Shapes of Molecules and Ions with Double or Triple Bonds
The presence of double or triple bonds does not complicate matters at all. In a double bond, both electron pairs must stay together between the two atoms; they can't wander off to different locations in the valence shell. This is also true for the three pairs of electrons in a triple bond. For the purposes of predicting molecular geometry, then, we can treat double and triple bonds just as we do single bonds. For example, the Lewis formula for CO2 is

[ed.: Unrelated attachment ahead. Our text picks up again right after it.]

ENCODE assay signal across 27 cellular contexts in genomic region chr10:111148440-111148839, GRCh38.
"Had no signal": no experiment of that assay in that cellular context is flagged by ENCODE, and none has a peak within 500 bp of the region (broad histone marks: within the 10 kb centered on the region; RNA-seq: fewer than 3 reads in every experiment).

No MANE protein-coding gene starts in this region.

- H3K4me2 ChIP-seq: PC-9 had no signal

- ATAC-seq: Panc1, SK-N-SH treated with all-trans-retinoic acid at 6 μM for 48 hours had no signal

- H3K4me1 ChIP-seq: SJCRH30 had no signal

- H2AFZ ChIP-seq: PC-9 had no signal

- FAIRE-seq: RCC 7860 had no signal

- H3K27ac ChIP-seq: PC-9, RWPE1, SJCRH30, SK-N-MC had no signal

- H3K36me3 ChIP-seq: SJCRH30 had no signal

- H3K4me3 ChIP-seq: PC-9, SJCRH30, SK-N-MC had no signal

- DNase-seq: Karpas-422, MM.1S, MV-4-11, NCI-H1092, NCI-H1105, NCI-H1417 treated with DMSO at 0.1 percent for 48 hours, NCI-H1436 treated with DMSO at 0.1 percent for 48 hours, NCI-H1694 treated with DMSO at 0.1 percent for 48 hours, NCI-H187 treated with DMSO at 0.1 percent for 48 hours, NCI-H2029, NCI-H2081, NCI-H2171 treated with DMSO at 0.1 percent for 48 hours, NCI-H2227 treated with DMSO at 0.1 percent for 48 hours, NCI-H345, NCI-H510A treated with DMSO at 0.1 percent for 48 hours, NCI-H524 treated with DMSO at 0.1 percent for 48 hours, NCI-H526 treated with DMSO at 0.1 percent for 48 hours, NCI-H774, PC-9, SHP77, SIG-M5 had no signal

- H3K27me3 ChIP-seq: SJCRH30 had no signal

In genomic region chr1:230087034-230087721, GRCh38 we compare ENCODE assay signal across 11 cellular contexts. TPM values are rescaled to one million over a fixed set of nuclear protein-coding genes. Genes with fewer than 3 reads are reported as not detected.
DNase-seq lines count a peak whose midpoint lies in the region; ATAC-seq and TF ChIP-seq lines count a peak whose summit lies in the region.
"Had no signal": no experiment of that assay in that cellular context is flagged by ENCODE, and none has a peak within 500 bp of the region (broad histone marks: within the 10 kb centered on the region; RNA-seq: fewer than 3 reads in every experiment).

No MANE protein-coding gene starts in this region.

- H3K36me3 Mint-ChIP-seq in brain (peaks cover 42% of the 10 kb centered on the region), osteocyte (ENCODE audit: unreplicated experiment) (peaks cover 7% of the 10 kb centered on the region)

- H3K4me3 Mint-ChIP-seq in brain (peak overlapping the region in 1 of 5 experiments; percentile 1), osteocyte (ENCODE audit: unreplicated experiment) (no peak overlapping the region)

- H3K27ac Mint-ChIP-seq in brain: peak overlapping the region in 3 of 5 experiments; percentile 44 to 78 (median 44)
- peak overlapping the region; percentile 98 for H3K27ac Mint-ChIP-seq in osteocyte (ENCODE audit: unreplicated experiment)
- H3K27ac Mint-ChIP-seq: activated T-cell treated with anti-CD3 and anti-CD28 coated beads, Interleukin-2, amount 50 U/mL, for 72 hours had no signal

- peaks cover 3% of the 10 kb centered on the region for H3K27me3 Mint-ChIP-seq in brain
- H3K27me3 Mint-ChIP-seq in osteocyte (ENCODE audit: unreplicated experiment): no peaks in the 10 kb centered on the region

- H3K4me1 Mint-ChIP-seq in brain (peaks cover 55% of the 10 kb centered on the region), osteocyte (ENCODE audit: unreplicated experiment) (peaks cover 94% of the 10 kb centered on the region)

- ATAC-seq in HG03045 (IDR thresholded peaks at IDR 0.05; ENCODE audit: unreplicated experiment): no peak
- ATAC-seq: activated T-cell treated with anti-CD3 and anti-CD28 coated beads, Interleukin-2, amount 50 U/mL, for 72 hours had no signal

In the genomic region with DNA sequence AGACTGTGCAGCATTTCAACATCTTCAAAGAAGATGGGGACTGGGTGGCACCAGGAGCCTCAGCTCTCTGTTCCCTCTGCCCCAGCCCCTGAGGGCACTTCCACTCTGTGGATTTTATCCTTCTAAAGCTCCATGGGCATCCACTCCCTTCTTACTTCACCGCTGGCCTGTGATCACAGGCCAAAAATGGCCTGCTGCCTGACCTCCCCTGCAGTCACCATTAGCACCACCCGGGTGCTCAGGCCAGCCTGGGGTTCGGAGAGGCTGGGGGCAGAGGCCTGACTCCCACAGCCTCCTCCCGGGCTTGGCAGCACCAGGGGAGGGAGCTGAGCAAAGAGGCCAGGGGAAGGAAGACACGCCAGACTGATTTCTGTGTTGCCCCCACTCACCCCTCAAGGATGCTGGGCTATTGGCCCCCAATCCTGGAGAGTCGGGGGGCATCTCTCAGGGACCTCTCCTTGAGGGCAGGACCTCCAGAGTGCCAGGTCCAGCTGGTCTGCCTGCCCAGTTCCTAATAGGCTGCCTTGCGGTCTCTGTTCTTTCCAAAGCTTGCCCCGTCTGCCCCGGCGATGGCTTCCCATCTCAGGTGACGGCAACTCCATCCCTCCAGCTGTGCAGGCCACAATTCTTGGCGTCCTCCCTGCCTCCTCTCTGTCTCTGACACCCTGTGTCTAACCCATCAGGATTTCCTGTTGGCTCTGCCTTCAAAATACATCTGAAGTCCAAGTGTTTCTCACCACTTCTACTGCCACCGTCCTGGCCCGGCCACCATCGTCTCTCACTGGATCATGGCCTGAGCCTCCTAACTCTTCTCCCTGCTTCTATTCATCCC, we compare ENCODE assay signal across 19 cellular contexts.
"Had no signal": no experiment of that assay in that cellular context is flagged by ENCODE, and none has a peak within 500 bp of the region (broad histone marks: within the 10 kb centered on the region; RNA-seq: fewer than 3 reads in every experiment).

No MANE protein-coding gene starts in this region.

..         ..
         O=C=O
         ..         ..
 
The carbon atom has no lone pairs. Therefore, the two groups of electron pairs that make up the double bonds are located on opposite sides of the nucleus and a linear molecule is formed. Similarly, you should be able to predict the following shapes for SO2 and SO3
 
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